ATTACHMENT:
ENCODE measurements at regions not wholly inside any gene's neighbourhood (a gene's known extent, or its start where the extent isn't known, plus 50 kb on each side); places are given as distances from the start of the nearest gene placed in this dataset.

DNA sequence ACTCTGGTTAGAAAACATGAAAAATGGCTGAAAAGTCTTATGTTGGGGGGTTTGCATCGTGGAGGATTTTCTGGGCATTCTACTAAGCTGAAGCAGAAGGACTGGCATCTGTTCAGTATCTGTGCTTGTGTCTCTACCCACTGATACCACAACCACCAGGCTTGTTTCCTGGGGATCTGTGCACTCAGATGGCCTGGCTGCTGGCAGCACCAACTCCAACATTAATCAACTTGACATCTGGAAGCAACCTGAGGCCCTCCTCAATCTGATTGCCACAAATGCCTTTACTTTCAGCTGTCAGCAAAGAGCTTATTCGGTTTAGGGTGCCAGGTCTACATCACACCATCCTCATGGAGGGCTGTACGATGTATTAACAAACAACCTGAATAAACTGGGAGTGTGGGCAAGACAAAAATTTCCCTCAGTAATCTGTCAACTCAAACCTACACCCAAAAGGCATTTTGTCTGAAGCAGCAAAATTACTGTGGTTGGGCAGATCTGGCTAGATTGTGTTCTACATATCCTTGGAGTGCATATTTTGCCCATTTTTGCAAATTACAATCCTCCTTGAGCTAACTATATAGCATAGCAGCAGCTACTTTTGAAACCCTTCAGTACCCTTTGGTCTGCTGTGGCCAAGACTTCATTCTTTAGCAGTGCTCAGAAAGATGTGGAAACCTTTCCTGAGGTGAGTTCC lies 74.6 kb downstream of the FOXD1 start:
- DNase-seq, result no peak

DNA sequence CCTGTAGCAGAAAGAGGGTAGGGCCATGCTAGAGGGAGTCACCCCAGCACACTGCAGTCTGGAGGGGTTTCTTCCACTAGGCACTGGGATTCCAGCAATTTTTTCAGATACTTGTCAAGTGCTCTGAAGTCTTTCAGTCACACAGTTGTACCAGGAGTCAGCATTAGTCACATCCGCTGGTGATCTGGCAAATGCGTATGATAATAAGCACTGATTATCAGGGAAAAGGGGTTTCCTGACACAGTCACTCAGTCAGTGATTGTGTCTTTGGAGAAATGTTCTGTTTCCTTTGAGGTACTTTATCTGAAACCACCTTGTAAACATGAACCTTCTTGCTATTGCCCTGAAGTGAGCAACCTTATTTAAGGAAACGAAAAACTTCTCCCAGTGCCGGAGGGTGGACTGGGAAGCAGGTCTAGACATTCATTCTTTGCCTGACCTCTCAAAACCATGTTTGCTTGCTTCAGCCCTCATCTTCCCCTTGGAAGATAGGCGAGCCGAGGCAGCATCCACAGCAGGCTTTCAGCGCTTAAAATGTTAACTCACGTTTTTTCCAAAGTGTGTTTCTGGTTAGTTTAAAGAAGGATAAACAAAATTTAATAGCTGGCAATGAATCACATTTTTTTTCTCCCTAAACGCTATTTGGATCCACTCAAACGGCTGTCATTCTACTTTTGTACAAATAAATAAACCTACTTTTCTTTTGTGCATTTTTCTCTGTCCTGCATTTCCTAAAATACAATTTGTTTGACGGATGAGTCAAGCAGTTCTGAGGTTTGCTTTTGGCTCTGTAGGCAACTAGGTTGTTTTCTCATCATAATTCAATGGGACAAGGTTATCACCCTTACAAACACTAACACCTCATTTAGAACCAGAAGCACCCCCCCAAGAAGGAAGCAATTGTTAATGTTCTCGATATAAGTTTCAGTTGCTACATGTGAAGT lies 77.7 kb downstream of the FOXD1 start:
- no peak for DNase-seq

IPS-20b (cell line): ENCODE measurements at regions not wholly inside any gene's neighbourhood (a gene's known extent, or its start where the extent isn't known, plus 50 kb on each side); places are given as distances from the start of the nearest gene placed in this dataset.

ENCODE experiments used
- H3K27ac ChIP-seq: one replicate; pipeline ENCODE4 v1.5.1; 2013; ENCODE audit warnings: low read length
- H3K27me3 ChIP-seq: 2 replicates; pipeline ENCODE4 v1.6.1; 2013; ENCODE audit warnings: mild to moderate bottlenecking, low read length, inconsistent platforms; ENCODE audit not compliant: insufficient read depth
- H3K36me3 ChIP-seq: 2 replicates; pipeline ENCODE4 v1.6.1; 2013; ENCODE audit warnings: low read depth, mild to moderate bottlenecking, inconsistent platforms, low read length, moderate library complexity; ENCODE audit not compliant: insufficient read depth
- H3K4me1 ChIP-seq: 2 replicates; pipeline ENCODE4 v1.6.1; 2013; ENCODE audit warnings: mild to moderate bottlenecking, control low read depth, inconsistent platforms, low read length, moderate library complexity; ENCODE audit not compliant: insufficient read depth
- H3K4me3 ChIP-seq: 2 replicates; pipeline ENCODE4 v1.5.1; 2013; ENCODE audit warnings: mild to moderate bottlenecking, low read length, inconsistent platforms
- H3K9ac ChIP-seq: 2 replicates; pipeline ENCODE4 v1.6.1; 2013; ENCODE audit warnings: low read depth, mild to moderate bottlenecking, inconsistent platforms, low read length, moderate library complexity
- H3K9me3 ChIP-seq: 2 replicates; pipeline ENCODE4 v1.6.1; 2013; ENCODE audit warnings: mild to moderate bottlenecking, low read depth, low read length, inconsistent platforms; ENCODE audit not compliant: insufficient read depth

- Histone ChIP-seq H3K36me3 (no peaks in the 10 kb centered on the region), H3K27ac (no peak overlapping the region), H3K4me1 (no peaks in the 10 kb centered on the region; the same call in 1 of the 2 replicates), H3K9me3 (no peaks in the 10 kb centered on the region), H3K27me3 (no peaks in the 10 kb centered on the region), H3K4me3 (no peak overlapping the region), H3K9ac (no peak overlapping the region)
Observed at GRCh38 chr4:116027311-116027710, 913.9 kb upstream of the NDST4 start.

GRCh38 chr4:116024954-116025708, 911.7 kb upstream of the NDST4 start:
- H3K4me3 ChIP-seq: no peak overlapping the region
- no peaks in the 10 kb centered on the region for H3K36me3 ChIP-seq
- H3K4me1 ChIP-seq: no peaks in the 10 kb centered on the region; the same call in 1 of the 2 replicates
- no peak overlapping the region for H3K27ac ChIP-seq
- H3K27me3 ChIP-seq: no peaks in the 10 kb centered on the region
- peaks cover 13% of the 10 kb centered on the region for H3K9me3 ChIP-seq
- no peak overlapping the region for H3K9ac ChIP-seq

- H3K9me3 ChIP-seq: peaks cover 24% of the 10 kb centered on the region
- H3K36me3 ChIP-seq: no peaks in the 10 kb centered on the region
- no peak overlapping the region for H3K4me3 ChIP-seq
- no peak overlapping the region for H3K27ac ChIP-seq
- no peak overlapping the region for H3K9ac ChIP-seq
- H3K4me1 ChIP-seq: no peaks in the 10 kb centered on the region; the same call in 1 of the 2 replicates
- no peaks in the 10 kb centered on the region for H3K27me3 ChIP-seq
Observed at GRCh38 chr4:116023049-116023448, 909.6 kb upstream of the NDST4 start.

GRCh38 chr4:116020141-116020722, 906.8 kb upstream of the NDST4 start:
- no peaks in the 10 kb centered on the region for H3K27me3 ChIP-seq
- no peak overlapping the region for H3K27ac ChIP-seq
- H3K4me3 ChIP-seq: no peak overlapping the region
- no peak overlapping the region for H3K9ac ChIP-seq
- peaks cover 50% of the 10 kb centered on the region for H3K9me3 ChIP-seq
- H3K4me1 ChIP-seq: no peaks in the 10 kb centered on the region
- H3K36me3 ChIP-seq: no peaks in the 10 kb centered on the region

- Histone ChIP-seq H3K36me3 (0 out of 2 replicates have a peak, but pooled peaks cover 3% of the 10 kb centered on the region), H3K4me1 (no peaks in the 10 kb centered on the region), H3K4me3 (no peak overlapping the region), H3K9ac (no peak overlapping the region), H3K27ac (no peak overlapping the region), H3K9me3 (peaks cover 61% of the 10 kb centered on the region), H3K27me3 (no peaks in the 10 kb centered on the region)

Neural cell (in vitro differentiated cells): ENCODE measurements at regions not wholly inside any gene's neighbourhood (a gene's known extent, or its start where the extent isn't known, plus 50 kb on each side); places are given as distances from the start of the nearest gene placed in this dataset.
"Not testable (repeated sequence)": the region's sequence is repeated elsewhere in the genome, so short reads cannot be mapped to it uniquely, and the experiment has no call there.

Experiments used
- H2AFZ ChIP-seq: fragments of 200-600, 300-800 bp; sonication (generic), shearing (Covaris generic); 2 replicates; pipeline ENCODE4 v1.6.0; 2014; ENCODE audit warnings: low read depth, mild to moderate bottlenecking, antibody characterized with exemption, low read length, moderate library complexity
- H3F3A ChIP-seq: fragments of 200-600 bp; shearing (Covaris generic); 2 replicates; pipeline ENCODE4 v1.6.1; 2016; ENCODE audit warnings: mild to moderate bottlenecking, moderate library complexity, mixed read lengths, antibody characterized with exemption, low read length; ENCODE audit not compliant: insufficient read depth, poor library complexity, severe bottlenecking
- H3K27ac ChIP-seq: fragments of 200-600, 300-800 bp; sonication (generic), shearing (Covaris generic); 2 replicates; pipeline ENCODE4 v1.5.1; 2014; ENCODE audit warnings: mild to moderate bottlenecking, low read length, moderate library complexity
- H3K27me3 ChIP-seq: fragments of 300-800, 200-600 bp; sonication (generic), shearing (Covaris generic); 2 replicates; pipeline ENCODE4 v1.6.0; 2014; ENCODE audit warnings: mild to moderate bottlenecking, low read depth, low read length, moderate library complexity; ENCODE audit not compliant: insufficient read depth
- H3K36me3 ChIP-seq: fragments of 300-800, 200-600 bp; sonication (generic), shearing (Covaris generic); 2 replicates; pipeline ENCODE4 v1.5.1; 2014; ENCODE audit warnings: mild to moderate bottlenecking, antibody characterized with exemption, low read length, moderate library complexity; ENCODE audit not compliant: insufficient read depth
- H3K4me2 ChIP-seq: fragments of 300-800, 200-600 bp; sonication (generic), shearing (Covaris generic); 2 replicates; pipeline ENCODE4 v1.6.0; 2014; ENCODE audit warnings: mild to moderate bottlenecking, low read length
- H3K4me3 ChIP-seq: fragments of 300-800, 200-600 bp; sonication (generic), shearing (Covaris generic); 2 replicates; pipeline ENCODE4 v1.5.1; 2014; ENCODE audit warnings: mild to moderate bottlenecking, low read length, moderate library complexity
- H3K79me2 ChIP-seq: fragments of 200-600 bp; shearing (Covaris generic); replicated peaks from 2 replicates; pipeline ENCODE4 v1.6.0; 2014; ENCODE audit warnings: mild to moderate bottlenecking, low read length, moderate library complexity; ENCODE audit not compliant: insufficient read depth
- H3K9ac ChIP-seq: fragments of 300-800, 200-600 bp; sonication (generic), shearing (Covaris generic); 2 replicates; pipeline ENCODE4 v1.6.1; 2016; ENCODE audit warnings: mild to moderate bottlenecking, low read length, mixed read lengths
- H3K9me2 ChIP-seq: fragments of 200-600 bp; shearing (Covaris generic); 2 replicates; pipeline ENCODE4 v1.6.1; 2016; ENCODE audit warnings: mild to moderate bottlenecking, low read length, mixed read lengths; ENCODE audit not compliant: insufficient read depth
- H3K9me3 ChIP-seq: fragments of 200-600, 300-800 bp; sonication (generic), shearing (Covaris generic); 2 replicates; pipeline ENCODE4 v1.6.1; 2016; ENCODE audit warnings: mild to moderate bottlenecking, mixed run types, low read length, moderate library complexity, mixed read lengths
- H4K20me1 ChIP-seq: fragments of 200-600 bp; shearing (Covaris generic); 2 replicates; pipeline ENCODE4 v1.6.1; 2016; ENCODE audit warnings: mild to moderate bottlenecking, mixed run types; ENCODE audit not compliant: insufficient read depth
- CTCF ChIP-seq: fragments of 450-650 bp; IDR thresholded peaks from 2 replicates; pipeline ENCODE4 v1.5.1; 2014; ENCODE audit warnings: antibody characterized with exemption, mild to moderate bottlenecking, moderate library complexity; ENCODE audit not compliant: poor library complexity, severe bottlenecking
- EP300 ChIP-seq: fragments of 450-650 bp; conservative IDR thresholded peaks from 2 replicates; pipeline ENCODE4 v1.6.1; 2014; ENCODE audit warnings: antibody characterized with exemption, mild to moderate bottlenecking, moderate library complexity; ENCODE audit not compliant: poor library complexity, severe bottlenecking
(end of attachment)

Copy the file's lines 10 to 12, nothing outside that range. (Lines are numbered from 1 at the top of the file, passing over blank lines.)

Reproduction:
- H3K36me3 ChIP-seq: 2 replicates; pipeline ENCODE4 v1.6.1; 2013; ENCODE audit warnings: low read depth, mild to moderate bottlenecking, inconsistent platforms, low read length, moderate library complexity; ENCODE audit not compliant: insufficient read depth
- H3K4me1 ChIP-seq: 2 replicates; pipeline ENCODE4 v1.6.1; 2013; ENCODE audit warnings: mild to moderate bottlenecking, control low read depth, inconsistent platforms, low read length, moderate library complexity; ENCODE audit not compliant: insufficient read depth
- H3K4me3 ChIP-seq: 2 replicates; pipeline ENCODE4 v1.5.1; 2013; ENCODE audit warnings: mild to moderate bottlenecking, low read length, inconsistent platforms